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PHILADELPHIA — Republican presidential candidate Rand PaulRand PaulSunday shows preview: Trump sits down with Fox Trump stumps for Louisiana Senate candidate ahead of runoff Giuliani won't serve in Trump administration MORE says he will bash Hillary ClintonHillary Rodham ClintonTrump must not pull a bait-and-switch on American workers Jewish groups divided over Hanukkah party at Trump hotel Colo. AG: Electoral College lawsuit could cause 'chaos' MORE over her husband’s record of putting “a generation of black men in prison” if he is the nominee.

Paul, a freshman senator from Kentucky, says he will compete with Clinton in Philadelphia, where Democrats have a 7-to-1 registration advantage, and other impoverished cities by highlighting his support for criminal justice reform.

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“If I were the nominee, we will compete in Philadelphia,” he told CBS radio talk show host Dom Giordano at the National Constitution Center.

“I’ll ask Hillary Clinton, what have you done for criminal justice? Your husband passed all the laws that put a generation of black men in prison. Her husband was responsible for that,” he said.

“She’s changing her tune now. She’s changing her tune because people like me have been speaking out against these injustices,” he said.

As president, Clinton signed the 1994 Violent Crime Control and Law Enforcement Act, which gave states fiscal incentives to enact tougher sentencing laws.

Paul noted that in some predominantly African-American communities such as Ferguson, Mo., there are substantially fewer black men than women because so many black men are incarcerated.

He touted bills he has introduced with Democratic support that would give judges more discretion in handing out sentencing and would reduce penalties for non-violent drug offenses.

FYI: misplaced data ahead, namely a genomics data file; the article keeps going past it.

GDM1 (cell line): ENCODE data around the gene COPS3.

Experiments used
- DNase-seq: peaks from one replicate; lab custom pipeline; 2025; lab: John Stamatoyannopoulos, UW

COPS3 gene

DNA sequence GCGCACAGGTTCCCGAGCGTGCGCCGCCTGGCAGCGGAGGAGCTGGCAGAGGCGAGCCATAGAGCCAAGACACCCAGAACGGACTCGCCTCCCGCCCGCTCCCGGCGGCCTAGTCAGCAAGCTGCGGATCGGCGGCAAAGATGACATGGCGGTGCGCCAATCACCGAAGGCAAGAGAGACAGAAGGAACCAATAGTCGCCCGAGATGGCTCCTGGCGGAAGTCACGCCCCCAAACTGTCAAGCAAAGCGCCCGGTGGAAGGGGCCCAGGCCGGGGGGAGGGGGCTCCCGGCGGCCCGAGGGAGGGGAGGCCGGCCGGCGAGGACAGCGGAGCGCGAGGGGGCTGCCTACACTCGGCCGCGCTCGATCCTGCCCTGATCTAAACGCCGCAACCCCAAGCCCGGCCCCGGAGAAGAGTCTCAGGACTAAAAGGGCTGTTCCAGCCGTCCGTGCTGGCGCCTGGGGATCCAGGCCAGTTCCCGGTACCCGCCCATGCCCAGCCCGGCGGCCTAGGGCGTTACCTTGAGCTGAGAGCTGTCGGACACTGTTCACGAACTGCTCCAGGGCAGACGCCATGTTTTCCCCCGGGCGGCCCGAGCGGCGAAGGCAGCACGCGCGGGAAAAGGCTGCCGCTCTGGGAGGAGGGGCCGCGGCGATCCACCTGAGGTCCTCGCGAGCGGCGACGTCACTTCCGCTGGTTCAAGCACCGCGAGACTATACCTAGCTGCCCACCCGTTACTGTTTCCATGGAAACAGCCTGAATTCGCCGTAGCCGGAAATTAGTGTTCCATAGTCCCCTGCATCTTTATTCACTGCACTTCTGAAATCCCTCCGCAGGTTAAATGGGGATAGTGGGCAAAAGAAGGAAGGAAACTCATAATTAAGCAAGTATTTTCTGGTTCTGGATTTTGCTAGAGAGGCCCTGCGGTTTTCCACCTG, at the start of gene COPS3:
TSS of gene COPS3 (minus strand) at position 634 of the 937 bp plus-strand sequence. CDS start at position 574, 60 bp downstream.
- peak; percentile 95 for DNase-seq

Paul said he would also challenge Clinton about her vision for reinvigorating blighted urban centers.

“I’ll also ask her what she’s going to do for poor people in Philadelphia. I have a specific plan that would dramatically lower the taxes for people who live in zip codes of poverty and high unemployment. I would leave billions of dollars in Philadelphia over 10 years. What’s Hillary Clinton going to do?” he said.

A spokeswoman for Correct the Record, a rapid-response group aligned with Clinton's campaign, argued Paul was engaging in partisan attacks.  

"Hillary Clinton has continuously fought for a criminal justice system that is fair and balanced by cosponsoring legislation to end racial profiling, fighting for community policing through the COPs program, and presenting bold ideas on how we can work together to fix the inequities in our current system," Mary Rutherford Jennings, deputy communications director for the group, said in a statement. "Rand Paul is choosing instead to play partisan attack games, even attempting to halt this opportunity for progress if it gets him headlines."

This story was updated at 3:08 p.m.